The Millau viaduct is indeed a spectacle to behold and an engineering marvel. It was started in 2001 and opened in 2004. It spans 2,460m across the Millau valley and river Tarn, and is 343m high, which is about 19 higher than the Eiffel tower…….pretty impressive indeed! We watched a fantastic film that showed it’s construction, it was remarkable to see how they joined the spans together.
We are staying at a caravan park in a 6 berth cabin ….. not quite as snug as in Bracciano thank goodness. Maggie cooked up a storm for tea, that was amply washed down with some muscat wine and a beer with tequila added to it.
Friday 8/5/15 – Woke up to a cool wet rainy day. Thunder and lightning soon followed, with a short spell of hail. Somewhat different to the sunny skies and 29 degrees of yesterday, however the sun did finally come out. Spent the morning chatting, looking at maps and catching up on writing, in between juggling the drying of our washing on clothes airers, whilst we waited for the weather to clear. Domesticity still must happen, even when on an adventure like ours!
Maggie, Span and I went for a ride to the Viaduct, then on to Meyruis which we were told was a picturesque little town, which indeed it was.
On our way there, we again had so much eye candy for us to enjoy and savour, with the beautiful high cliffs and mountains and gorges. We made a brief stop at an observatory to watch the big vultures glide above us, so majestic and graceful, but a bit too far for any pics.
A river ran through the little town, of Meyruis and there were many restaurants and cafes on little bridges across the river, as well as along the sides. We could immediately see the attraction for locals and tourists alike.
Maggie left us to go straight back to camp, while we took a ‘different’ (allegedly shorter) way home…. yet another adventure. Came across a sign (1st clue) that basically said road closed, but we continued on none the less (Span said it was to be a short cut.. yeah right), Ever optimistic, we carry on. The ‘2nd clue’ did not daunt us, and past that we went too. Are we ‘thick’ or what?? Finally we came to a grinding halt with the road fully bared before us. Reluctantly admitting defeat, we turn back from whence we came……. to go the long way home.
However we went through some lovely little villages in the mountains, so quaint and so very old. The old grey stone buildings are just enchanting, but I’m tipping they would be cold in winter.
Every village has a stone cross at some point, and many also have crucifix in the village centre.
The ride back, was very picturesque, if not longer, but we made good time, and came up over some lovely hills before coming back into the Millau valley, where we had yet another awesome view before us.
Back at camp, we had afternoon nibbles, before heading up to the camp restaurant for pizza for tea, before heading back for a game of 500 and bed.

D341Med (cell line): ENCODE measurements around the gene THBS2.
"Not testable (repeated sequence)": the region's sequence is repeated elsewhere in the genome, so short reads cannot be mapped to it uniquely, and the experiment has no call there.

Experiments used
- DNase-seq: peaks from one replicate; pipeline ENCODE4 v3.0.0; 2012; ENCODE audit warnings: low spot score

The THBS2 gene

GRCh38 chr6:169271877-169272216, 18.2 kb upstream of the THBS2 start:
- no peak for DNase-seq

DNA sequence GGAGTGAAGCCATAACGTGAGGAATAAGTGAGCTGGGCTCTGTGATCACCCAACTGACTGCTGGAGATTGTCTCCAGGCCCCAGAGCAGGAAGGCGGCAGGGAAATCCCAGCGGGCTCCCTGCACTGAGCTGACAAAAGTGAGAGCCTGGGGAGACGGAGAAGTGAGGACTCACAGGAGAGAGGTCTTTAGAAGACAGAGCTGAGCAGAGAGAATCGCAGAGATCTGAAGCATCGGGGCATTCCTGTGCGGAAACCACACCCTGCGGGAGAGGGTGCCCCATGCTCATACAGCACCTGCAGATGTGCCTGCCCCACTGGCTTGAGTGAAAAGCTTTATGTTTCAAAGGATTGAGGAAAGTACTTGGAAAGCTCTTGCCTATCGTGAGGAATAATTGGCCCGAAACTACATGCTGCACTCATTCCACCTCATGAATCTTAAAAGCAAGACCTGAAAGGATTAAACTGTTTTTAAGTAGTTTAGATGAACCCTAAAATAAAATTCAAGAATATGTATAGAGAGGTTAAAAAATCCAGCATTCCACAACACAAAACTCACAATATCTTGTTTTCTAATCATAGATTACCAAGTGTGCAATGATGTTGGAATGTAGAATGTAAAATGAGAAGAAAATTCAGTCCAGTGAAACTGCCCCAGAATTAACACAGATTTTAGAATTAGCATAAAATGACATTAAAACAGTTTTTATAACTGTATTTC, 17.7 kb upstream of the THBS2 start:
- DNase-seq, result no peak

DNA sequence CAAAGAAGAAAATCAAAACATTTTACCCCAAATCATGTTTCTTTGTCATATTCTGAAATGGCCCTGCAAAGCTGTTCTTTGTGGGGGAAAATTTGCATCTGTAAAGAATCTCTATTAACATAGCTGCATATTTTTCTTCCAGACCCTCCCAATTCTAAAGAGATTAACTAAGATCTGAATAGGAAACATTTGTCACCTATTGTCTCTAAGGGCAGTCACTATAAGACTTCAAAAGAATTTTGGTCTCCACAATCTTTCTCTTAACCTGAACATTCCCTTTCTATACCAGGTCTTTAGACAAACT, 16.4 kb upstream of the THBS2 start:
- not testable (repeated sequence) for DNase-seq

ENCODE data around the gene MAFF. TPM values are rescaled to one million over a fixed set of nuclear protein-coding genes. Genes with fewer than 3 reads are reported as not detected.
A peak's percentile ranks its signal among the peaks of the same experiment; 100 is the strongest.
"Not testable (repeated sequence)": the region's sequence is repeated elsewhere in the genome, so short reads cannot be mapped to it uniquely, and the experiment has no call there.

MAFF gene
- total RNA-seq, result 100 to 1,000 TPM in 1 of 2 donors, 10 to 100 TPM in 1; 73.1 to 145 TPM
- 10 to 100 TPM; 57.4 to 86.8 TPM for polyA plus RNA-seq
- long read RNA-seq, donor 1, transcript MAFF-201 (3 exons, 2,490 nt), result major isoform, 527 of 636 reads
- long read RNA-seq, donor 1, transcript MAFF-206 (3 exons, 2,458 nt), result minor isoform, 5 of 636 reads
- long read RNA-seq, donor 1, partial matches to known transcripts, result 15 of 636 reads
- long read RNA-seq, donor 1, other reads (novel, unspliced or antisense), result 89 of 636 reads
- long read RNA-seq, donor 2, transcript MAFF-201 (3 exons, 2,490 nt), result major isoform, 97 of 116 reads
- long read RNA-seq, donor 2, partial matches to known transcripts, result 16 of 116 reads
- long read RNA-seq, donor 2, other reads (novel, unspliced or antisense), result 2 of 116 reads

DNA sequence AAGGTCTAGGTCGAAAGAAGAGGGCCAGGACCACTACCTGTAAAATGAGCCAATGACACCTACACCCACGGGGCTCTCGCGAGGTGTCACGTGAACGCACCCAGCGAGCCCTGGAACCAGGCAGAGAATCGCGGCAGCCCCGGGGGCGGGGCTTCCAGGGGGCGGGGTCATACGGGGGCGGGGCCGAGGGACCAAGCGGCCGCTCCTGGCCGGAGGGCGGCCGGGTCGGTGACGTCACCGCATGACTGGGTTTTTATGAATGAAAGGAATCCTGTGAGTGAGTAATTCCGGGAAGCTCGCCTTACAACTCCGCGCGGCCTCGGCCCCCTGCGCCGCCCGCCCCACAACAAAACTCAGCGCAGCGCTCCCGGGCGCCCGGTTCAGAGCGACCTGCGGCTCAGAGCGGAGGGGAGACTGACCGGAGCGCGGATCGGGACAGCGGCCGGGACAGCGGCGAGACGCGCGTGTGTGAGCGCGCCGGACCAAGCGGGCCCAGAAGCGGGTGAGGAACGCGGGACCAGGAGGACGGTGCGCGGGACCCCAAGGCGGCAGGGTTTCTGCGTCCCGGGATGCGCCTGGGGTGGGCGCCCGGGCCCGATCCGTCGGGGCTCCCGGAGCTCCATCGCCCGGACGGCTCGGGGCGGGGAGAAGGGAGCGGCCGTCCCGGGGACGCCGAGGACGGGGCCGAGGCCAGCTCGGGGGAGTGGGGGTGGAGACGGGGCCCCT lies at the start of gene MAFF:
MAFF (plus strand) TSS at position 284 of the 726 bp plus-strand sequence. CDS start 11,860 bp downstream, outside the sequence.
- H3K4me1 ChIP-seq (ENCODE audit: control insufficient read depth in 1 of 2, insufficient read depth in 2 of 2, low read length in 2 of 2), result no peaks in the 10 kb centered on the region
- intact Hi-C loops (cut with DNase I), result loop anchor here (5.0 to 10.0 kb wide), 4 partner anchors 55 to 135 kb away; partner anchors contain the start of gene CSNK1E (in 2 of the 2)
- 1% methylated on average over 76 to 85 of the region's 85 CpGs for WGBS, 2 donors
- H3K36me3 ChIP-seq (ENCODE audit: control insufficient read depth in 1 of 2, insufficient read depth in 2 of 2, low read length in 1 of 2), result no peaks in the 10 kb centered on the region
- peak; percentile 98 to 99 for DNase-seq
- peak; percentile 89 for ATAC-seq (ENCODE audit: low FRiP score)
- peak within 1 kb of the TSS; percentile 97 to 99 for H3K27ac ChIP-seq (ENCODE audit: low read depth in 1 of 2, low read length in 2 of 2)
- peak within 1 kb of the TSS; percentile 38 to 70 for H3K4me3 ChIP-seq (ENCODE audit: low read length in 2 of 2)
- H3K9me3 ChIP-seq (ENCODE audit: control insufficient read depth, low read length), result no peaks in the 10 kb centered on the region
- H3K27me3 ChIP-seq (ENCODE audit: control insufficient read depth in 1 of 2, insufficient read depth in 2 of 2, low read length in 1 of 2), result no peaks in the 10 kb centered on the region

Saturday 9/5/15 – Had to wait at camp site for the place to be checked so Dave could get his €100 deposit back, before we headed off. Our end destination today is the town of Milac in the south of France where we will be staying for a few days. We headed off to go the curly way, of course, whilst Dave, Maggie and Ray went the more direct route.
Stopped at McDonalds for a coffee and low and behold dogs are allowed in! We have noticed in most places in Europe, that dogs are welcome in all venues, even inside cafes, on beaches etc. Remarkably, they are all very well behaved and get on with other dogs very well. Sat at Maccas for about an hour, whilst we utilised the fee wifi.
Came across another road side fruit stall, where there were 2 ladies and a bloke serving; they were agog that we had come from Australia. The bloke was very quiet, we guessed because he did not speak any English, which turned out to be correct. So anyway, we bought some fruit, and well they had wine too (gotta love France), so we bought a bottle of wine too. Span gets out the tie down to strap the wine to the pannier, next thing, the French bloke grins, rushes over and indicates he can do this for us. Well a lot of laughter and lots more gestures later, the job is done, so we headed off again with a big wave and smiles from both sides.
Arrived at our digs in the town of Milac in the French country side after another great day of riding in 27 degrees. We are very lucky to be staying in a beautiful house owned by friends of Sue and Andrew, who have very very generously let us all stay there. The house is just beautiful. The original old cottage has been beautifully extended and has a huge sunroom.
Andrew, Sue, Mal and Cathy arrived later than expected. They had a very big day riding from LeMans.
After a short rest, it was out to dinner, which was a five minute ride to a nearby village. They served BIG pint goblets of ruby red beer, which went down way too easily, with the pizza and hamburgers.
This area of southern France is said to be the most picturesque……. indeed we were to find out that this is very true.